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Golf Australia Express : OTG Express 159 - PGA Wrap
Alas, the fourth round turned out to be too much for Day as he fell from co-leadership to equal ninth. Few observers thought Day was a genuine chance at The Open at St Andrews – not because of his health (the vertigo is now under control thanks to medication) but due to Day’s high ball flight, which surely didn’t match up well with the capricious Scottish winds. High winds be gone, as Day vaulted into another 54-hole lead that he surrendered only with a missed birdie putt at the 72nd hole. The anguish on Day’s face as his chance to join the playoff came up a few desperate rolls short fuelled his resolve to take the next major by the throat. This PGA recalled memories of Greg Norman’s “Saturday Slam” in 1986, a year before Day was born. That season Norman led all four majors and came up with just the Claret Jug. Similarly, Day shared the leads at both Opens but collected no silverware – but this time he carried a two-shot edge. Day’s lead never dipped below two, as any time Spieth concocted a birdie, Day was right there to match. After the pursuers ahead, Justin Rose and Branden Grace, undid their good work with untimely double-bogeys, all Day had to do was keep the plucky Spieth at bay, which he did by outscoring him 67 to 68. Along the way he became the first man to reach (and stay at) 20-under at a major, and was the lone player at this year’s PGA to break 70 every round. On this occasion the little things that previously hadn’t fallen Day’s way did so. The two putts that curled in rather than lipped out for birdies at the 5th and 14th holes, the par saved after a chunked wedge shot at the 9th – and even the fact there was minimal wind all week played into Day’s hands. Put simply, it was his time. And we get the feeling it will be Jason Day’s time at a few more majors to come. OTG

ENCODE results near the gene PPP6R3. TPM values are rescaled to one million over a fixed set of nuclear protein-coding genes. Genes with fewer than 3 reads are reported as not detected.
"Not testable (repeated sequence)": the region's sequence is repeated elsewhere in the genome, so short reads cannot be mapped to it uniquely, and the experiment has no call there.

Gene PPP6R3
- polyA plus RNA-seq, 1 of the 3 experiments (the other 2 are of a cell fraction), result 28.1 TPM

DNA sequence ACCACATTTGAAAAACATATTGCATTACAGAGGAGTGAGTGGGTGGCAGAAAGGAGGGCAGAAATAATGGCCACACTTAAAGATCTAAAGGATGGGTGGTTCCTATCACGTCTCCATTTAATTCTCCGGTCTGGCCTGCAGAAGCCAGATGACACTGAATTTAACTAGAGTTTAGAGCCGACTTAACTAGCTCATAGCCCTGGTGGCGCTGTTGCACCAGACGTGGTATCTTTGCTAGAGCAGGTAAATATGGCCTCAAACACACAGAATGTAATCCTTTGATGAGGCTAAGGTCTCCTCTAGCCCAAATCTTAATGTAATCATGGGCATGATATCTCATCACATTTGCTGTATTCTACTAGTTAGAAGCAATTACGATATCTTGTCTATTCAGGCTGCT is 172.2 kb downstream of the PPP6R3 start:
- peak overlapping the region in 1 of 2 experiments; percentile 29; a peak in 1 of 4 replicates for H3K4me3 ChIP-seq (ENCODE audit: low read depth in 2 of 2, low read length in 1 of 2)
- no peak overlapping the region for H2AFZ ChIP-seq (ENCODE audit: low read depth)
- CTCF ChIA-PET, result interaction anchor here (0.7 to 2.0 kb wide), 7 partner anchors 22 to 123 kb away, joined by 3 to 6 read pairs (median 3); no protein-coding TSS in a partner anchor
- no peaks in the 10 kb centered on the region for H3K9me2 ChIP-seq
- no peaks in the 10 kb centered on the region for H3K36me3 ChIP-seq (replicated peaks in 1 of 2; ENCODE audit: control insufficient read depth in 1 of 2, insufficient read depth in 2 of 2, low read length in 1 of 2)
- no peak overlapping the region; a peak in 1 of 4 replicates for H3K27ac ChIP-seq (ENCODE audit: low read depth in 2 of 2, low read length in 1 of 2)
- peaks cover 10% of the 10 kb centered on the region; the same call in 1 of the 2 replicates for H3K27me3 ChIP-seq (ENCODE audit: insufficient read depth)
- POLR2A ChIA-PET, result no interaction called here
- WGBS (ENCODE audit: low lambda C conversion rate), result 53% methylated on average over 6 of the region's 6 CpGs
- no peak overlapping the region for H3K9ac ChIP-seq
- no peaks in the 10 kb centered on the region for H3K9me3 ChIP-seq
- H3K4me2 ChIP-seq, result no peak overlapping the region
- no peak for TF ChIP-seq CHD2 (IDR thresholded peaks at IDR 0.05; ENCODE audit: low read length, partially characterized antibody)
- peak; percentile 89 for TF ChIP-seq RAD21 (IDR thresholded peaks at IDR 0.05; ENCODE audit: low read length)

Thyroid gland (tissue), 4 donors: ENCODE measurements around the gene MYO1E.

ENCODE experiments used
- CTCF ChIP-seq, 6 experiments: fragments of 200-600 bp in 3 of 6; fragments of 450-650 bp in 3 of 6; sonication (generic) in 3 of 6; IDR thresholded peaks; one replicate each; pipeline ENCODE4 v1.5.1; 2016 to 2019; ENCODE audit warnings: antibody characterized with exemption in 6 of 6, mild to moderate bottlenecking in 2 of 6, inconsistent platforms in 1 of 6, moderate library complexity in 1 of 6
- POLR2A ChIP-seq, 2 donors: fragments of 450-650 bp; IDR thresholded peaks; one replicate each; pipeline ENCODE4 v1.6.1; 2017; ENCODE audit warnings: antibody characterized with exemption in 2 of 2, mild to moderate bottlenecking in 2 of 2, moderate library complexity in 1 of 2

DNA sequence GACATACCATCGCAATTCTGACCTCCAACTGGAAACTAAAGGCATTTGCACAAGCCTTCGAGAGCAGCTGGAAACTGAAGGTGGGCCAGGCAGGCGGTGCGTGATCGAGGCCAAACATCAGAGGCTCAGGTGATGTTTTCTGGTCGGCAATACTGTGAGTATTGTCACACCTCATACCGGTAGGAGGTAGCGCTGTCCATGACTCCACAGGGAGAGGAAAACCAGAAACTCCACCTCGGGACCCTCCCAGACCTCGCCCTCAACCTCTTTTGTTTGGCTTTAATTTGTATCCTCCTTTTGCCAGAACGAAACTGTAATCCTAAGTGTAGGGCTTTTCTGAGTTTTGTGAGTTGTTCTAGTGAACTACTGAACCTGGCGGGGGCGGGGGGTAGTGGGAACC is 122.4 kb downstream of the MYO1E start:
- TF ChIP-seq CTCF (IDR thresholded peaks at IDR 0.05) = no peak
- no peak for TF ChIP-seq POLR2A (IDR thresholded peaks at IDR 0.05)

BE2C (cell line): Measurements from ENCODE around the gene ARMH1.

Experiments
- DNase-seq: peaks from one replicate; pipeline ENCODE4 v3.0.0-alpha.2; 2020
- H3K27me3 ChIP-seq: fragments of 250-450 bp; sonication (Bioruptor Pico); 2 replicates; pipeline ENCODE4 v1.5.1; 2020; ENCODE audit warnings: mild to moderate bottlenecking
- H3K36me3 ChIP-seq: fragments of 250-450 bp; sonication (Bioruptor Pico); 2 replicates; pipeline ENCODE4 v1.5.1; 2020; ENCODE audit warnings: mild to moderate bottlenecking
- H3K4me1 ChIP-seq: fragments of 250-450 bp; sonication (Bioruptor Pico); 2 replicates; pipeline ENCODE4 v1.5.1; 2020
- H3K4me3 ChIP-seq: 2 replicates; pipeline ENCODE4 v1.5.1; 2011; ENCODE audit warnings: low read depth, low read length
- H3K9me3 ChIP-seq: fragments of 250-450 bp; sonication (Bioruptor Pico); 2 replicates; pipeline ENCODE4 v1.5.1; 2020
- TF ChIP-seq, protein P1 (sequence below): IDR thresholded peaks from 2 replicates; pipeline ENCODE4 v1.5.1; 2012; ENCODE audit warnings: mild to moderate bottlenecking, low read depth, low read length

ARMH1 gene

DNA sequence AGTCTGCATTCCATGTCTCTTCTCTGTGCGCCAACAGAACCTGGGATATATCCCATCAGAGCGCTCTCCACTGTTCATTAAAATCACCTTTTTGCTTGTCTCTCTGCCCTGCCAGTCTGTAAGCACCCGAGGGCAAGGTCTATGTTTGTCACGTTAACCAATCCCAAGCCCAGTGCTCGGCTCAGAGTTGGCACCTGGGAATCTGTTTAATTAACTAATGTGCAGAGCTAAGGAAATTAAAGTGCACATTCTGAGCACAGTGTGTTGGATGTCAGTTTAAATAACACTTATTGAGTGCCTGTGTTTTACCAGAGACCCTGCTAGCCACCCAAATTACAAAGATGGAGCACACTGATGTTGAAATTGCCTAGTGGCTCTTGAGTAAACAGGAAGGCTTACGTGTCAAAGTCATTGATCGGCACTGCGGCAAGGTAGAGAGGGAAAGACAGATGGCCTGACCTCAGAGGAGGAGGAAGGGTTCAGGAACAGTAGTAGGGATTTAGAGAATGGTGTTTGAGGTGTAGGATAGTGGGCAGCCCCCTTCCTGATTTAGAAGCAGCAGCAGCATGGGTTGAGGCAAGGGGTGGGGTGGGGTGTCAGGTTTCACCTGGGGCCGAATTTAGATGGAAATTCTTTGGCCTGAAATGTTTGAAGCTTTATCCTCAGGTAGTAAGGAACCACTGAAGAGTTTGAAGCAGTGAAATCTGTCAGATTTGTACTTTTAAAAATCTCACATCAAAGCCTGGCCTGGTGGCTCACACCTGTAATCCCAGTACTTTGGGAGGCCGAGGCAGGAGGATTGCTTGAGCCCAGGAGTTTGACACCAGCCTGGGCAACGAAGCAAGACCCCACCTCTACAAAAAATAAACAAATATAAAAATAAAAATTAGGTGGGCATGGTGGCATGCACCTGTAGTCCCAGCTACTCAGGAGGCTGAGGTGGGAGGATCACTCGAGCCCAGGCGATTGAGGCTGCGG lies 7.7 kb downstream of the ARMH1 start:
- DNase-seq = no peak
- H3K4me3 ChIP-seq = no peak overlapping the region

OTG Express 158 - PGA Preview
OTG Express 160